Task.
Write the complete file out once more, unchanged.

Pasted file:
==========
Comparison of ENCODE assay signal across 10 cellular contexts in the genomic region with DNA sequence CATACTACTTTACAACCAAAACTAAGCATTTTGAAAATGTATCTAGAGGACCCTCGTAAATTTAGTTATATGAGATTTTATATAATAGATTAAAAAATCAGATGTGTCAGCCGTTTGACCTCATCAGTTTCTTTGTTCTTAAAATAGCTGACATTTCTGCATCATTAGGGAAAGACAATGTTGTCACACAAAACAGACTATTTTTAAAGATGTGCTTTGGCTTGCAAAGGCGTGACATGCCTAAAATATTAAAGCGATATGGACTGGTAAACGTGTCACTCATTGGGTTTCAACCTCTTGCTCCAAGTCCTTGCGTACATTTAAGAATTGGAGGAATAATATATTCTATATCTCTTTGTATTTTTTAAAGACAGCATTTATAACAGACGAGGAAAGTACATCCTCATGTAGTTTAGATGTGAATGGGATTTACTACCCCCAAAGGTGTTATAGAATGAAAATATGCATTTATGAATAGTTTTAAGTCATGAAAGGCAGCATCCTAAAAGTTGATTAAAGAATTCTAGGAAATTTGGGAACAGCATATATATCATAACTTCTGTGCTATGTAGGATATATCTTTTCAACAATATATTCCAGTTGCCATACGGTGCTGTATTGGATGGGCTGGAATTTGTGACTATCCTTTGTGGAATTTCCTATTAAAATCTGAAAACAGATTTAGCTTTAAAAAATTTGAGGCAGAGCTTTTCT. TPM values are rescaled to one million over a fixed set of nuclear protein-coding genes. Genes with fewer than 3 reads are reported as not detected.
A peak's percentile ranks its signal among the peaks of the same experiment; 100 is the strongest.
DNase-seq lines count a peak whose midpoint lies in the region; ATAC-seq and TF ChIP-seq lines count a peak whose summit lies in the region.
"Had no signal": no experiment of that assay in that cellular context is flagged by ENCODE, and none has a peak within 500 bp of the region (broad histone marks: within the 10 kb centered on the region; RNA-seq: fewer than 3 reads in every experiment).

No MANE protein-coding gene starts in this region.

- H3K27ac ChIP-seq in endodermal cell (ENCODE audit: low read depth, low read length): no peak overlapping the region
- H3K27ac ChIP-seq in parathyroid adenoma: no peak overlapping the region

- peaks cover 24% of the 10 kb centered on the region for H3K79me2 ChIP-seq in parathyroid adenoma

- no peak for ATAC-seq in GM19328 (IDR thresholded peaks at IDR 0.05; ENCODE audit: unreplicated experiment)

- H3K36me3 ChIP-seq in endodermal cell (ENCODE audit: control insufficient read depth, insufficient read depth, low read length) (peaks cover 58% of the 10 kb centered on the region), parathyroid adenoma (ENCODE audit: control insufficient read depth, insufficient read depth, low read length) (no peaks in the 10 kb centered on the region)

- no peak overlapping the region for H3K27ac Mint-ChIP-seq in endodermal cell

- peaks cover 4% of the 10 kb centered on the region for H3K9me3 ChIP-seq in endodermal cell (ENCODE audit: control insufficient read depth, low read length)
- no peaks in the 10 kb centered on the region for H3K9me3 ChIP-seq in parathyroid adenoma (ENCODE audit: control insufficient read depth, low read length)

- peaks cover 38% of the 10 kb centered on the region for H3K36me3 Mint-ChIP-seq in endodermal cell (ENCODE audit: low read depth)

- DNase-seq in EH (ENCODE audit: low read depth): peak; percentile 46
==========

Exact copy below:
Comparison of ENCODE assay signal across 10 cellular contexts in the genomic region with DNA sequence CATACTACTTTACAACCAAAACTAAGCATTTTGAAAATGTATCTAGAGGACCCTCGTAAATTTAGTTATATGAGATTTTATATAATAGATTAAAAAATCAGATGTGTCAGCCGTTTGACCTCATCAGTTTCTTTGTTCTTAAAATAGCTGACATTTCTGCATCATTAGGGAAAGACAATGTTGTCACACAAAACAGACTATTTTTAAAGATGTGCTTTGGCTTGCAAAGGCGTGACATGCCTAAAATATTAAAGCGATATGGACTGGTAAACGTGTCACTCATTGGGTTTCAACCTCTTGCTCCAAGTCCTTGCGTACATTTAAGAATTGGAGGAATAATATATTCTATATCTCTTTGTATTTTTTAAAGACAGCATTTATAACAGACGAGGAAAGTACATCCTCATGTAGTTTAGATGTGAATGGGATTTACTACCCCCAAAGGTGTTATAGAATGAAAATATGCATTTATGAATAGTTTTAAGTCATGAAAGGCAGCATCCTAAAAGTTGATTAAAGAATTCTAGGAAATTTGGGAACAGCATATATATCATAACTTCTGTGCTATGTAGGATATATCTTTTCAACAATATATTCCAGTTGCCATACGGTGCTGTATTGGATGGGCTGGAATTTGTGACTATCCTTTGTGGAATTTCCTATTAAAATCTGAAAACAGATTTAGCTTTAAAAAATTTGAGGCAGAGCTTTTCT. TPM values are rescaled to one million over a fixed set of nuclear protein-coding genes. Genes with fewer than 3 reads are reported as not detected.
A peak's percentile ranks its signal among the peaks of the same experiment; 100 is the strongest.
DNase-seq lines count a peak whose midpoint lies in the region; ATAC-seq and TF ChIP-seq lines count a peak whose summit lies in the region.
"Had no signal": no experiment of that assay in that cellular context is flagged by ENCODE, and none has a peak within 500 bp of the region (broad histone marks: within the 10 kb centered on the region; RNA-seq: fewer than 3 reads in every experiment).

No MANE protein-coding gene starts in this region.

- H3K27ac ChIP-seq in endodermal cell (ENCODE audit: low read depth, low read length): no peak overlapping the region
- H3K27ac ChIP-seq in parathyroid adenoma: no peak overlapping the region

- peaks cover 24% of the 10 kb centered on the region for H3K79me2 ChIP-seq in parathyroid adenoma

- no peak for ATAC-seq in GM19328 (IDR thresholded peaks at IDR 0.05; ENCODE audit: unreplicated experiment)

- H3K36me3 ChIP-seq in endodermal cell (ENCODE audit: control insufficient read depth, insufficient read depth, low read length) (peaks cover 58% of the 10 kb centered on the region), parathyroid adenoma (ENCODE audit: control insufficient read depth, insufficient read depth, low read length) (no peaks in the 10 kb centered on the region)

- no peak overlapping the region for H3K27ac Mint-ChIP-seq in endodermal cell

- peaks cover 4% of the 10 kb centered on the region for H3K9me3 ChIP-seq in endodermal cell (ENCODE audit: control insufficient read depth, low read length)
- no peaks in the 10 kb centered on the region for H3K9me3 ChIP-seq in parathyroid adenoma (ENCODE audit: control insufficient read depth, low read length)

- peaks cover 38% of the 10 kb centered on the region for H3K36me3 Mint-ChIP-seq in endodermal cell (ENCODE audit: low read depth)

- DNase-seq in EH (ENCODE audit: low read depth): peak; percentile 46